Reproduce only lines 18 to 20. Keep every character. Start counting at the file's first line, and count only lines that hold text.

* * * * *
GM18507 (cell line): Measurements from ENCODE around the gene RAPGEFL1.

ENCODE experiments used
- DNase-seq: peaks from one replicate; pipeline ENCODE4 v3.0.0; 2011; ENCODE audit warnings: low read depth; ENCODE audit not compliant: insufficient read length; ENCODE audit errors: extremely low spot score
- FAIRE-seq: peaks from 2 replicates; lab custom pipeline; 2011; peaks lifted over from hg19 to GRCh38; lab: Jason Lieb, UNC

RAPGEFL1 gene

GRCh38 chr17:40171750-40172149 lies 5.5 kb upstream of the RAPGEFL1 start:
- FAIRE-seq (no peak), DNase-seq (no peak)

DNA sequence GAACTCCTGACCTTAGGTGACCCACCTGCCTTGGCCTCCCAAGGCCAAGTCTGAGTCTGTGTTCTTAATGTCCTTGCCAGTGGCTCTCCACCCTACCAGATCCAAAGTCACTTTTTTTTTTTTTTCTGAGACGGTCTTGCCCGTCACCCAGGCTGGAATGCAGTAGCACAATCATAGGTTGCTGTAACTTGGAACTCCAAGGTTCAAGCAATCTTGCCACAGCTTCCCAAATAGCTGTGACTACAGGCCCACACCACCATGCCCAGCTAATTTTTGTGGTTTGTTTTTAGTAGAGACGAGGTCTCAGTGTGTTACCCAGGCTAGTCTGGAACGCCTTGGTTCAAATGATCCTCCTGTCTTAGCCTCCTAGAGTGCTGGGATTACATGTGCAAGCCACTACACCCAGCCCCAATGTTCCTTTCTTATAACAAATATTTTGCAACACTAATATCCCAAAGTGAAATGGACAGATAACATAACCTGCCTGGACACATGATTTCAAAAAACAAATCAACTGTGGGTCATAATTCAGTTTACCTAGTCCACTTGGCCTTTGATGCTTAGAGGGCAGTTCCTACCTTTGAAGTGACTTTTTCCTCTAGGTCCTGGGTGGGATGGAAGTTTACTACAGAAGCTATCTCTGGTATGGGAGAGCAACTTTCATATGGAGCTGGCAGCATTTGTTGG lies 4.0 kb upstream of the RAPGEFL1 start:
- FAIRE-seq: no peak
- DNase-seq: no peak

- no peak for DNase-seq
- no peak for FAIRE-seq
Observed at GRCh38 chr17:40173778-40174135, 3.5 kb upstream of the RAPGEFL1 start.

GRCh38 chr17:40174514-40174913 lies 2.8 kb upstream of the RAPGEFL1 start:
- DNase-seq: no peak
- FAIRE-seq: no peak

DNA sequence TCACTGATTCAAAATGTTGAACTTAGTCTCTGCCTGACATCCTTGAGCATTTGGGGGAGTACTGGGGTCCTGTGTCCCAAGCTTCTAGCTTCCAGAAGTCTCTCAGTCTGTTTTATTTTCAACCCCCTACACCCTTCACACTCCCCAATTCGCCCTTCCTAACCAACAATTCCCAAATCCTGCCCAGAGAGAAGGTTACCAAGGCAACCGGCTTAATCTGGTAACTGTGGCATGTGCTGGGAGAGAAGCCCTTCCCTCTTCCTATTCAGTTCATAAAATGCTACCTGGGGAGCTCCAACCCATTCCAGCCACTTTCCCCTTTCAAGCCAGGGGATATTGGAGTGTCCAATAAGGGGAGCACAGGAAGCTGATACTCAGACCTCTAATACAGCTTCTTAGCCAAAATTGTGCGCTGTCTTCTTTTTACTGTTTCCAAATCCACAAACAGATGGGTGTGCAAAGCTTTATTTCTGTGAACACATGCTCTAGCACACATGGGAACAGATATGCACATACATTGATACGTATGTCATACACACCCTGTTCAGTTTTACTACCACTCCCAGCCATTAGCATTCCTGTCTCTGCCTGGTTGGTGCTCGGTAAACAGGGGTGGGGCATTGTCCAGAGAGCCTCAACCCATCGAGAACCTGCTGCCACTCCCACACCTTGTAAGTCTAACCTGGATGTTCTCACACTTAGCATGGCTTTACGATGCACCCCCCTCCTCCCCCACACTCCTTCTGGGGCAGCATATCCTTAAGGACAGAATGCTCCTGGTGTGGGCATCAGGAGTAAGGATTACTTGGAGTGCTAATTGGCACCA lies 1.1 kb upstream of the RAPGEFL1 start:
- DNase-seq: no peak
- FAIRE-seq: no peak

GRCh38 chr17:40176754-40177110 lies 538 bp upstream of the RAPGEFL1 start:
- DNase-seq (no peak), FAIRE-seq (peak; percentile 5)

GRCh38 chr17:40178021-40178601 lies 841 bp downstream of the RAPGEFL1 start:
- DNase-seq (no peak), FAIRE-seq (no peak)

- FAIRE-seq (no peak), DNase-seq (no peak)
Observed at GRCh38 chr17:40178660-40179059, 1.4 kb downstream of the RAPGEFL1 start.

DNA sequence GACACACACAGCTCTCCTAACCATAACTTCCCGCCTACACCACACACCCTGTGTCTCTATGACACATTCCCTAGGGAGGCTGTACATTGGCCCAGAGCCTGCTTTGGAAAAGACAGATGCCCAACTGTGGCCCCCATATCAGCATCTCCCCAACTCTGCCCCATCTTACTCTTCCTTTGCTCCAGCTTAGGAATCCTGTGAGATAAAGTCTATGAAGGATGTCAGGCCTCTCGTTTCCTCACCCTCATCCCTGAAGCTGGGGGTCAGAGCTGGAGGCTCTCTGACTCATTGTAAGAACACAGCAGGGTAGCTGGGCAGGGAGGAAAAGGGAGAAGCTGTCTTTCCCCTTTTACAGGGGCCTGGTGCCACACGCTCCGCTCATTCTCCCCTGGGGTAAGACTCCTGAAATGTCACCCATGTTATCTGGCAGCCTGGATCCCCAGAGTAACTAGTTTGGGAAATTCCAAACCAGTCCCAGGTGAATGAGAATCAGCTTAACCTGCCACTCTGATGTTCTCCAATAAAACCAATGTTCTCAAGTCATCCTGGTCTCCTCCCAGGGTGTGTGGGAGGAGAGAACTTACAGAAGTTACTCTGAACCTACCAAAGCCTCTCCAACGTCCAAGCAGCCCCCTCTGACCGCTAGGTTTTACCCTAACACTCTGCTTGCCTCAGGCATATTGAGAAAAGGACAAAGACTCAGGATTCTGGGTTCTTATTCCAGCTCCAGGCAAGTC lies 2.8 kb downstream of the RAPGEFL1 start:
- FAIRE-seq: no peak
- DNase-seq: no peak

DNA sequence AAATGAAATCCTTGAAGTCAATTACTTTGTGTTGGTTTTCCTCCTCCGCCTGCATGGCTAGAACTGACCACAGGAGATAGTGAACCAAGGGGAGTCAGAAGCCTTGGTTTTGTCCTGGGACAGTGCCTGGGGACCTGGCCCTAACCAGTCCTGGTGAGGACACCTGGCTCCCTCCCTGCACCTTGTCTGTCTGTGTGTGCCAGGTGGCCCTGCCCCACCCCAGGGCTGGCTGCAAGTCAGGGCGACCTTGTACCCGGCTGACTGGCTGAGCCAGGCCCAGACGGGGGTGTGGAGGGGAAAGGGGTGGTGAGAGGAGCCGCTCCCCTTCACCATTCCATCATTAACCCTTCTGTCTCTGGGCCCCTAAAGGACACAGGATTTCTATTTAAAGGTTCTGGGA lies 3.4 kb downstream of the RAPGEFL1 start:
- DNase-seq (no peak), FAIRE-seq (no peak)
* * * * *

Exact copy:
- DNase-seq: no peak
- FAIRE-seq: no peak

GRCh38 chr17:40176754-40177110 lies 538 bp upstream of the RAPGEFL1 start: